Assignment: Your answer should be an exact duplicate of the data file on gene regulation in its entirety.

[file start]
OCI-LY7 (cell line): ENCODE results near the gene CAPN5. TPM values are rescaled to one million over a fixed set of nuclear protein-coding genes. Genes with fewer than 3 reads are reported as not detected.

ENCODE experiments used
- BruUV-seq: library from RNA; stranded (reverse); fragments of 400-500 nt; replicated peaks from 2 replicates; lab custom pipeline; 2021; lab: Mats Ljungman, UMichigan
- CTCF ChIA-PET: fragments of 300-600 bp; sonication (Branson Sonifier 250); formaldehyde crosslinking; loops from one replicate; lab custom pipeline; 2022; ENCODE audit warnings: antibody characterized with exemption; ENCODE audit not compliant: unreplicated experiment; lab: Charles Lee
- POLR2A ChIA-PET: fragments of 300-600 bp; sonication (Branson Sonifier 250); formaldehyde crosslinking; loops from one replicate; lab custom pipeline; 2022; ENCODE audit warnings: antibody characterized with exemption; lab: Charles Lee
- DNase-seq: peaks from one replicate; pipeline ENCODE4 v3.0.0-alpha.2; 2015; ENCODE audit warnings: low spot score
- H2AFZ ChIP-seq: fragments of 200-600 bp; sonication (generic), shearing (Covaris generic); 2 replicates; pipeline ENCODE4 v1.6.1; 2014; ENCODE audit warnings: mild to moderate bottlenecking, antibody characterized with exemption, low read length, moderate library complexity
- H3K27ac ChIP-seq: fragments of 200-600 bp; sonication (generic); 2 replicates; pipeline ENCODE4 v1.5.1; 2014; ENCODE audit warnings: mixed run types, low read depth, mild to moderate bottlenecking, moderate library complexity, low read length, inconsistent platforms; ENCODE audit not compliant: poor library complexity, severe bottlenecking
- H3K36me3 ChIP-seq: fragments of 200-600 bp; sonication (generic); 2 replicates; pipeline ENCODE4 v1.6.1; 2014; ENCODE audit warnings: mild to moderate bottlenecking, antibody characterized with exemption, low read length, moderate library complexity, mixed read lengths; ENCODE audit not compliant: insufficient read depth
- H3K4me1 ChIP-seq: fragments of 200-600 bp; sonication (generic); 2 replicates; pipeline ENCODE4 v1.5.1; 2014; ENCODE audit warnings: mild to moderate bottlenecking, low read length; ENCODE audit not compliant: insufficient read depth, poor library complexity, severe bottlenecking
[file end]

OCI-LY7 (cell line): ENCODE results near the gene CAPN5. TPM values are rescaled to one million over a fixed set of nuclear protein-coding genes. Genes with fewer than 3 reads are reported as not detected.

ENCODE experiments used
- BruUV-seq: library from RNA; stranded (reverse); fragments of 400-500 nt; replicated peaks from 2 replicates; lab custom pipeline; 2021; lab: Mats Ljungman, UMichigan
- CTCF ChIA-PET: fragments of 300-600 bp; sonication (Branson Sonifier 250); formaldehyde crosslinking; loops from one replicate; lab custom pipeline; 2022; ENCODE audit warnings: antibody characterized with exemption; ENCODE audit not compliant: unreplicated experiment; lab: Charles Lee
- POLR2A ChIA-PET: fragments of 300-600 bp; sonication (Branson Sonifier 250); formaldehyde crosslinking; loops from one replicate; lab custom pipeline; 2022; ENCODE audit warnings: antibody characterized with exemption; lab: Charles Lee
- DNase-seq: peaks from one replicate; pipeline ENCODE4 v3.0.0-alpha.2; 2015; ENCODE audit warnings: low spot score
- H2AFZ ChIP-seq: fragments of 200-600 bp; sonication (generic), shearing (Covaris generic); 2 replicates; pipeline ENCODE4 v1.6.1; 2014; ENCODE audit warnings: mild to moderate bottlenecking, antibody characterized with exemption, low read length, moderate library complexity
- H3K27ac ChIP-seq: fragments of 200-600 bp; sonication (generic); 2 replicates; pipeline ENCODE4 v1.5.1; 2014; ENCODE audit warnings: mixed run types, low read depth, mild to moderate bottlenecking, moderate library complexity, low read length, inconsistent platforms; ENCODE audit not compliant: poor library complexity, severe bottlenecking
- H3K36me3 ChIP-seq: fragments of 200-600 bp; sonication (generic); 2 replicates; pipeline ENCODE4 v1.6.1; 2014; ENCODE audit warnings: mild to moderate bottlenecking, antibody characterized with exemption, low read length, moderate library complexity, mixed read lengths; ENCODE audit not compliant: insufficient read depth
- H3K4me1 ChIP-seq: fragments of 200-600 bp; sonication (generic); 2 replicates; pipeline ENCODE4 v1.5.1; 2014; ENCODE audit warnings: mild to moderate bottlenecking, low read length; ENCODE audit not compliant: insufficient read depth, poor library complexity, severe bottlenecking